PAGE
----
Barn, late C17 or early C18. Wall cladding and roof covering replaced in the C19.
Reason for Listing
West Minley Farm Barn, a five bay oak framed barn of late C17 or early C18 date, is listed at Grade II for the following principal reasons:
* Architectural: this barn has a substantially intact timber frame of late C17 or early C18 date.
* Authenticity: while unusual painted lettering suggests the possibility that the barn was moved from another site, it has certainly been on this site since 1870 and the trusses have a good series of matching carpenters' marks showing it was erected with due authenticity.
The land on which West Minley Farm is situated was part of the Tylney family estates by the late C17 and became part of the Currie family estate from 1846. Raikes Currie, the original purchaser, was a partner in Glyn Mills' Bank and a former MP for Northampton. He commissioned the architect Henry Clutton to design a new house, Minley Manor, which was built between 1858 and 1860. Following the death of Raikes' grandson Laurence Currie in 1934, Bertram Francis Currie sold the complete estate of about 2500 acres to the War Department. The Ministry of Defence sold West Minley Farm in 2005. West Minley Farm Barn is shown as the south-west part of a U-shaped farm group on the First Edition 25 inch Hampshire Ordnance Survey Map of 1872 with a detached farmhouse situated to the north. The footprint is unchanged on subsequent editions.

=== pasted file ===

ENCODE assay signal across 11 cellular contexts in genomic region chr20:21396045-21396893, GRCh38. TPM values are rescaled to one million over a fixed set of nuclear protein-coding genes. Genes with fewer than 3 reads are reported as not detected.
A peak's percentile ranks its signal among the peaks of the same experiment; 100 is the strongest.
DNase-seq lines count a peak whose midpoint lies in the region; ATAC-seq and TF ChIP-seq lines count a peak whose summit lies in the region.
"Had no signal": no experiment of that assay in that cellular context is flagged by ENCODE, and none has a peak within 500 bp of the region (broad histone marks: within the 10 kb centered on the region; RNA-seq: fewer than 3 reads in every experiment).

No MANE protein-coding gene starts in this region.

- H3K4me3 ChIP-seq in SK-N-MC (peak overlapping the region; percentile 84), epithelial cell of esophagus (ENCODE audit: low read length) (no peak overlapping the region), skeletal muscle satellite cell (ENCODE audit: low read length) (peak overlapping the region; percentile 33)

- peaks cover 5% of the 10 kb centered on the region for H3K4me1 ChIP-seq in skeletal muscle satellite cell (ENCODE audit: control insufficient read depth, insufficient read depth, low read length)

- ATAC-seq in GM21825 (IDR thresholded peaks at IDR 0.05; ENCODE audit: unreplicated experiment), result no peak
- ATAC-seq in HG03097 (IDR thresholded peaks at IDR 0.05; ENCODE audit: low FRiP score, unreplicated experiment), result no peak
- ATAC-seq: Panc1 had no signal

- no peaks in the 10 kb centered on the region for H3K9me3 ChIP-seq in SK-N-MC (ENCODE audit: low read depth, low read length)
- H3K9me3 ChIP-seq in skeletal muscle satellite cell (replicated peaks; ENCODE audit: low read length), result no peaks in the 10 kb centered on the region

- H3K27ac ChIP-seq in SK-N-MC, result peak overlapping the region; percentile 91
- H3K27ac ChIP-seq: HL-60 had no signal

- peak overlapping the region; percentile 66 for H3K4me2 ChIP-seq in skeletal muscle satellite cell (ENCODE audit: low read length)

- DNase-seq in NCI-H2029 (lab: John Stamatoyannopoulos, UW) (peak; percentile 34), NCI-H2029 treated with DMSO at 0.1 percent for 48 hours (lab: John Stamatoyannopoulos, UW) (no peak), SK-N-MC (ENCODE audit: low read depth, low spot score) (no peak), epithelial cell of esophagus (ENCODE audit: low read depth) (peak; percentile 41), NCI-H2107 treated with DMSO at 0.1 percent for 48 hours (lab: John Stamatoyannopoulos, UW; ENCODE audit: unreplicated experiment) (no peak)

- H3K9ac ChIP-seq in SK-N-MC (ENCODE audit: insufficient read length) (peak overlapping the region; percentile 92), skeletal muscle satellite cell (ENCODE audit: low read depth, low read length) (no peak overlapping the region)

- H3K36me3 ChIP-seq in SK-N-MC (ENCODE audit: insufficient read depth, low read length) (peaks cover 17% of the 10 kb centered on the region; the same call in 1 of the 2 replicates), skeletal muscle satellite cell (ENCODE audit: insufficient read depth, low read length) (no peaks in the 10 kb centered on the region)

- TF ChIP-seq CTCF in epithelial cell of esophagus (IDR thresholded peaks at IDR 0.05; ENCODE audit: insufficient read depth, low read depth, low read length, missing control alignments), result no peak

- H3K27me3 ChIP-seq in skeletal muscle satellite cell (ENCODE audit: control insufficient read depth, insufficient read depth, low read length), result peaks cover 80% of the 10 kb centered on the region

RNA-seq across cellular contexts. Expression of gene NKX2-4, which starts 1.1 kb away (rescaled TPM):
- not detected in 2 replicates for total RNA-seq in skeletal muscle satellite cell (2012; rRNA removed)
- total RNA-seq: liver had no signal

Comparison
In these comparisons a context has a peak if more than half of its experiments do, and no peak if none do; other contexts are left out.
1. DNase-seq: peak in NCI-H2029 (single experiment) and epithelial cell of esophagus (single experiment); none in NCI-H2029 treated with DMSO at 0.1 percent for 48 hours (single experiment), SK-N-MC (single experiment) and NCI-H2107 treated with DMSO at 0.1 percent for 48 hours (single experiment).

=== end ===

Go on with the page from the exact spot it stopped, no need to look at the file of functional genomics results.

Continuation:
MATERIALS: Timber-framed barn of five bays on an English bond brick plinth, clad in weatherboarding with a half-hipped roof covered in Welsh slates.
PLAN: Five bay barn with central cart entrances.
EXTERIOR: The south-west and north-east sides have central full-height cart entrances with C19 ledged plank double doors. The northern half of the north-east side additionally has two entrances, added when the north part of the barn was later partitioned off, probably for animal husbandry. The south-east end has a pedestrian entrance and a loading door above, both with plank doors with iron strap hinges. The north-west end has no entrances. Single-storey brick outbuildings are attached at each end but are not of special interest.
INTERIOR: The interior has an oak frame with jowled bay posts, midrail and diagonal tension braces. Some of the wall studs are reused timbers. A late C19 or early C20 wooden partition has been built across the barn dividing off the two northern bays and further partitions were erected against the lower part of the wall frame at this end. The roof structure is of queen posts with additional side struts and has two tiers of purlins with diagonal wind braces. The pegged rafters have no ridge piece. The slate battens are C19. Besides carpenters' marks there are a series of painted marks of repeated alphabetical letters F, G, K and L, particularly to the rafters of the cart entrance and the northern end, and figures indicating lengths of 2 feet and 3 feet 4 inches. The type of lettering appears to be early C19 and may indicate an earlier use of the building, possibly maritime.
Source: English Heritage
Listed building text is © Crown Copyright. Reproduced under licence.